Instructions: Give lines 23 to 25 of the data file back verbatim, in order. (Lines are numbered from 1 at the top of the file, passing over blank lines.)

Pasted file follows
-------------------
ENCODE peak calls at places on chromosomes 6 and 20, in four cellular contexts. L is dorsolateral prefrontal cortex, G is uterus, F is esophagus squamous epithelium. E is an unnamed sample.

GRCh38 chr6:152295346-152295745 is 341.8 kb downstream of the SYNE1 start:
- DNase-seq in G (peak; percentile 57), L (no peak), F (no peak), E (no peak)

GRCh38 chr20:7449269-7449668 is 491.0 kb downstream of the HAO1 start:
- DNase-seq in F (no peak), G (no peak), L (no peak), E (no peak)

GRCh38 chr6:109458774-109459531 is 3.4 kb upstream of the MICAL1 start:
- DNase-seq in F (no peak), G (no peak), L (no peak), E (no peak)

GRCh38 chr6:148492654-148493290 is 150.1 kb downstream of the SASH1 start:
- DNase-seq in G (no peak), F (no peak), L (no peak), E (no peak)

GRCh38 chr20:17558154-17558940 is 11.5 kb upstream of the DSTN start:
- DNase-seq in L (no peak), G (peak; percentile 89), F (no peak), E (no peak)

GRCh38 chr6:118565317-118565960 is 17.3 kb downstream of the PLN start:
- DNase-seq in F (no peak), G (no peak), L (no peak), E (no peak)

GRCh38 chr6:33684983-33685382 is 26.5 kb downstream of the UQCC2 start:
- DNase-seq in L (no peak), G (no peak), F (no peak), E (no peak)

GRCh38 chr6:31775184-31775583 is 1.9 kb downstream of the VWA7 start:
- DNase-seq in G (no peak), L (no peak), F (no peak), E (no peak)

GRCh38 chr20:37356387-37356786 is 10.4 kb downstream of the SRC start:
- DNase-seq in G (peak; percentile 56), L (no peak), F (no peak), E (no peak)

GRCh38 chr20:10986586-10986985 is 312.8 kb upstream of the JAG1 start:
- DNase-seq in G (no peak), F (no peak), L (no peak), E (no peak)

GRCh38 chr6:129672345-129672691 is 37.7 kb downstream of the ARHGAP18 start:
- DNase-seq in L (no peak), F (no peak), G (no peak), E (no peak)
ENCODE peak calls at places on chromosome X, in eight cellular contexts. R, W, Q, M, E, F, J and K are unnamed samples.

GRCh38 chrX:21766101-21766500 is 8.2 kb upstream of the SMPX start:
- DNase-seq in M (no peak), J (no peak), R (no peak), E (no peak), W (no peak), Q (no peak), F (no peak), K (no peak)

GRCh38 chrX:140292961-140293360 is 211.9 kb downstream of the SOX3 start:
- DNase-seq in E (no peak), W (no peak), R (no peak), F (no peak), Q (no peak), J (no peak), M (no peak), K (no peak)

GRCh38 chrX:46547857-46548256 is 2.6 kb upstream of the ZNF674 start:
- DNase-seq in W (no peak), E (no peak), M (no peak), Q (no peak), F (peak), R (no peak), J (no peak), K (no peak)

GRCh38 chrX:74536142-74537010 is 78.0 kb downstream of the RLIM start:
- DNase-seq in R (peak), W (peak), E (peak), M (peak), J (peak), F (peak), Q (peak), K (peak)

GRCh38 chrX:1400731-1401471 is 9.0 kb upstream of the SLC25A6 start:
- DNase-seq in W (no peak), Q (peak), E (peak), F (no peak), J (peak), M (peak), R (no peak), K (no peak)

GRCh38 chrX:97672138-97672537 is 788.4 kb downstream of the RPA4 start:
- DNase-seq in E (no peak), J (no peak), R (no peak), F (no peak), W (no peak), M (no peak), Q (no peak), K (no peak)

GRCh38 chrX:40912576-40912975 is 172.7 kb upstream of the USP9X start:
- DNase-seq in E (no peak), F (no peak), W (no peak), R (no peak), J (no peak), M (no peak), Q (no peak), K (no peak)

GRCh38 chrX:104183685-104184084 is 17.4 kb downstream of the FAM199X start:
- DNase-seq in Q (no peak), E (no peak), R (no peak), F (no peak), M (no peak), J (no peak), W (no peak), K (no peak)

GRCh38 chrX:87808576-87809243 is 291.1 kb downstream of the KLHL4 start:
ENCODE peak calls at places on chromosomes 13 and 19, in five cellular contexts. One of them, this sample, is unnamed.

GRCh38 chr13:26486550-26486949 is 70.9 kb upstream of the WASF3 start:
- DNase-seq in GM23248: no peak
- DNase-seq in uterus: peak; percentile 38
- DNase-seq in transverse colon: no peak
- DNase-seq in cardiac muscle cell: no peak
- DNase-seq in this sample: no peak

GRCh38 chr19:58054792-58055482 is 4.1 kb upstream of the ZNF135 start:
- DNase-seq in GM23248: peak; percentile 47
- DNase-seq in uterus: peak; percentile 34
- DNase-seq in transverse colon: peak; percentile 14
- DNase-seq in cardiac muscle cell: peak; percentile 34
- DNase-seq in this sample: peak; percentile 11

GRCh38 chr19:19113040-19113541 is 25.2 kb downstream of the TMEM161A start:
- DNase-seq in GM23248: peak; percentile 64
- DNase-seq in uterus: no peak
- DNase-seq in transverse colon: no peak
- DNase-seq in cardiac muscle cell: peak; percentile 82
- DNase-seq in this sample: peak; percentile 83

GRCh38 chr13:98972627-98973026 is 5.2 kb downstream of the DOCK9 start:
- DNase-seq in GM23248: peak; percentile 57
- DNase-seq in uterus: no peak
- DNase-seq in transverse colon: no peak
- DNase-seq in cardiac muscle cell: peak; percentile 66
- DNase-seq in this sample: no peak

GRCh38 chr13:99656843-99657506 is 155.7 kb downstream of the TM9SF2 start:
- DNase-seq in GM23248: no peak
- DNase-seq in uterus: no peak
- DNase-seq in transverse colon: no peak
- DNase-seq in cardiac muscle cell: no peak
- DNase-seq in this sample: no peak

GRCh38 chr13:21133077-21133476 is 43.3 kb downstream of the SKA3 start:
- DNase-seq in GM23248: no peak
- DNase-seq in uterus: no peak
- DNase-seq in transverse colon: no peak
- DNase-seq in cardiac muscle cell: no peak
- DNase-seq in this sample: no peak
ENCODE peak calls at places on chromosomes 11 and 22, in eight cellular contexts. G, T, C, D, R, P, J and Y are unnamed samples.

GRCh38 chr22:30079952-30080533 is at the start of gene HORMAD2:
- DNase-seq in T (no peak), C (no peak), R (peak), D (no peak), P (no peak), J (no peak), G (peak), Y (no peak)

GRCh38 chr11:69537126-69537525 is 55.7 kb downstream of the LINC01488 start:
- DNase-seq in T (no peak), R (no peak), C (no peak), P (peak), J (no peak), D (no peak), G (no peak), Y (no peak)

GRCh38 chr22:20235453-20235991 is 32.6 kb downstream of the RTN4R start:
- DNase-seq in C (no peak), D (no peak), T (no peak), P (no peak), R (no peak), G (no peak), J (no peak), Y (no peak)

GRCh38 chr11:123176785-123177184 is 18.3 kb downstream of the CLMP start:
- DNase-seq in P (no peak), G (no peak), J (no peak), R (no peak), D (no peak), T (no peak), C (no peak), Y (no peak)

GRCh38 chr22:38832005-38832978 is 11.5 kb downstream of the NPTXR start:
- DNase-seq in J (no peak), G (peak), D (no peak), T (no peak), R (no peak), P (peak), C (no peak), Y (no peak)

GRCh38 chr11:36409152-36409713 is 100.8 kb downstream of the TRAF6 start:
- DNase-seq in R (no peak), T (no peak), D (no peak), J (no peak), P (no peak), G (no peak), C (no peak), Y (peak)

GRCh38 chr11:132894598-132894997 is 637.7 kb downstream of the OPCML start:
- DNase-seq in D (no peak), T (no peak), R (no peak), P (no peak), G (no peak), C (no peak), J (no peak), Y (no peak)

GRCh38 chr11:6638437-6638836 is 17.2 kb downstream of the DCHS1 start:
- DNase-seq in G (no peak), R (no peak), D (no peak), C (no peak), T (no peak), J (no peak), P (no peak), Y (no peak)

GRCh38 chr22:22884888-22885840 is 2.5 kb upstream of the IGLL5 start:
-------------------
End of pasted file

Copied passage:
- DNase-seq in L (no peak), F (no peak), G (no peak), E (no peak)
ENCODE peak calls at places on chromosome X, in eight cellular contexts. R, W, Q, M, E, F, J and K are unnamed samples.

GRCh38 chrX:21766101-21766500 is 8.2 kb upstream of the SMPX start: